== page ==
Stennis Space had the job of testing the rocket engines that would rocket the X-33 to space. Workers have conducted approximately 24 tests on the engine. Now they'll bring the project to an end.
"Naturally it's a big let down," Boeing site director Dave Geiger said. "it's one of those things that you hate to see end, and so it's that natural feeling that everyone will have. It's been great. It's been great excitement but it's coming to an end."
Geiger isn't the only person sad to see the project go. But NASA propulsion director Robert Lightfoot says he understands that projects like this sometimes have to end.
"Obviously we'd love to complete the test programs that we're involved in, but it's just the engine portion," Lightfoot said. "If it's not ready and doesn't have a good business case we certainly understand the agencies needs to move in a different direction.
More than 300 people are involved in the engine test program. The good news is, Stennis officials don't anticipate losing any jobs with losing the X-33.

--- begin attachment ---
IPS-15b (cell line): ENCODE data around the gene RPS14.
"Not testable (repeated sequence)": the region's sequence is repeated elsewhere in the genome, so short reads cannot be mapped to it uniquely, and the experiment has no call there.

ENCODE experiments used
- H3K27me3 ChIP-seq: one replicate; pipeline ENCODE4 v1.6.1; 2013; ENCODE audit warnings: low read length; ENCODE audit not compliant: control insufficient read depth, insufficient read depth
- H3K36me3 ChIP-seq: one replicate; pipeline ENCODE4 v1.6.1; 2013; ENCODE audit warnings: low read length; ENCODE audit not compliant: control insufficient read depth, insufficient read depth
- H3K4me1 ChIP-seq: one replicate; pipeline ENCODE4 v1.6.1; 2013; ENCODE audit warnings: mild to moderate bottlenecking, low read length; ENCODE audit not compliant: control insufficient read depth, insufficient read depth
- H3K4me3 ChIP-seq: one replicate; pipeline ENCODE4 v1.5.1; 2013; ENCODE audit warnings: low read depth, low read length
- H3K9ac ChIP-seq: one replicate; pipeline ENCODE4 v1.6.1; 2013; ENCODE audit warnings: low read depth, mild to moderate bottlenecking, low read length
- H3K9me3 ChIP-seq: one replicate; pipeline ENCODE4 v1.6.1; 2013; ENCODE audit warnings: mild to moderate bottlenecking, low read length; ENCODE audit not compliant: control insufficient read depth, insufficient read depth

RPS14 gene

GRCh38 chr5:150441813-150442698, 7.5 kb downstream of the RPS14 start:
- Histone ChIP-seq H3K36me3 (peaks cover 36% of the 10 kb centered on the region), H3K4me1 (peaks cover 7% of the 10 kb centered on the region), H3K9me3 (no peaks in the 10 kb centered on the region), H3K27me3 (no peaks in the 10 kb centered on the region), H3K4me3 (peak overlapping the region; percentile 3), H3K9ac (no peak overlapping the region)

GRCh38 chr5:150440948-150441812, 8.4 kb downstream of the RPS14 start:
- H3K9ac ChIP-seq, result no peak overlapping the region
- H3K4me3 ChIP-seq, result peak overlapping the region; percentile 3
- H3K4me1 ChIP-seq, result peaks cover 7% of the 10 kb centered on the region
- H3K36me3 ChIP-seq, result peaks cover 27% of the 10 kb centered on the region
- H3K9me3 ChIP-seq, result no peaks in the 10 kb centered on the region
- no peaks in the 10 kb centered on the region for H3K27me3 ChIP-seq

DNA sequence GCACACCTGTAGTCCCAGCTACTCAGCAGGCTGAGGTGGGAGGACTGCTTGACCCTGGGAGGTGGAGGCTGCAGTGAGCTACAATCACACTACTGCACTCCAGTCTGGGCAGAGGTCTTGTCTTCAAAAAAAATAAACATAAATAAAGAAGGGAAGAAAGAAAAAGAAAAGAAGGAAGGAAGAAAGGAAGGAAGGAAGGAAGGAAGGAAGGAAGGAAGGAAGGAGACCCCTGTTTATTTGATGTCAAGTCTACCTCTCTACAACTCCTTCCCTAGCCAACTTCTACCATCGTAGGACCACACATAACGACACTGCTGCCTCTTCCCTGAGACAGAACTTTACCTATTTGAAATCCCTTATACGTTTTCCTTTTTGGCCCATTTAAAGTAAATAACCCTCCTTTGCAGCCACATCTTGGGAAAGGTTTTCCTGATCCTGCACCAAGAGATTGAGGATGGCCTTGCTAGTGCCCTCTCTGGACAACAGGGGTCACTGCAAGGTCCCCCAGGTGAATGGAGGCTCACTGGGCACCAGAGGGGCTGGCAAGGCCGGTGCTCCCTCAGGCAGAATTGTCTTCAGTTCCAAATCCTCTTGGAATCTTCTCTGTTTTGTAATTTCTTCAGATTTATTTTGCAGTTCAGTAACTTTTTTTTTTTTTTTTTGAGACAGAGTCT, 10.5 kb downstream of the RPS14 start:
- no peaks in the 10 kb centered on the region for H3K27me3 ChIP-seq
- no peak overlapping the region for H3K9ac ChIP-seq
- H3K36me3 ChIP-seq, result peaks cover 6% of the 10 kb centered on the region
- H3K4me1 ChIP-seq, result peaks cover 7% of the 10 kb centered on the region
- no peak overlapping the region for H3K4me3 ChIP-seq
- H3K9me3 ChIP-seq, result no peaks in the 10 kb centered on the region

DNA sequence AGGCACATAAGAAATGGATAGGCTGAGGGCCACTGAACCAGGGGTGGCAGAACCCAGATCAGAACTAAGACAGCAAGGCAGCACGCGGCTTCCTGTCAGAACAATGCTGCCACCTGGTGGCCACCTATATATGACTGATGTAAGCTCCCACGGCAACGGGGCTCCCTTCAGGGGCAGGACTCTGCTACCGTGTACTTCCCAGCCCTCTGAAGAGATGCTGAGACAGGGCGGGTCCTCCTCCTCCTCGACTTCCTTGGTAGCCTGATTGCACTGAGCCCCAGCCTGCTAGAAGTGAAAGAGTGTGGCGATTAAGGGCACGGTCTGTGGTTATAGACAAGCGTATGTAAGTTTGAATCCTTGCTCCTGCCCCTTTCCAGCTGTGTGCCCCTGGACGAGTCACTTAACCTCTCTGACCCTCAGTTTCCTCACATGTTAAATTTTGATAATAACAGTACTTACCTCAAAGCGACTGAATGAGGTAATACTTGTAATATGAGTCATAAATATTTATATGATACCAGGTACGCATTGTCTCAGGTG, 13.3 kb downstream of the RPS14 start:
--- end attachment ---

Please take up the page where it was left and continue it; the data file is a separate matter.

"We've been fortunate over the past five years to diversify our business base," Geiger said. "So although this is a disappointment to us, it won't affect our employees. We'll move them into other programs that we have and the net affect on us, it will just slow our growth rate this year."
NASA invested $912 million in the program. Lockheed-Martin invested $357 million. But Geiger says the program was not a total waste of money.
"The team at Stennis really was the shinning star in that program," he said. "We've accomplished a lot of amazing things that no one would have believed we could have five years ago.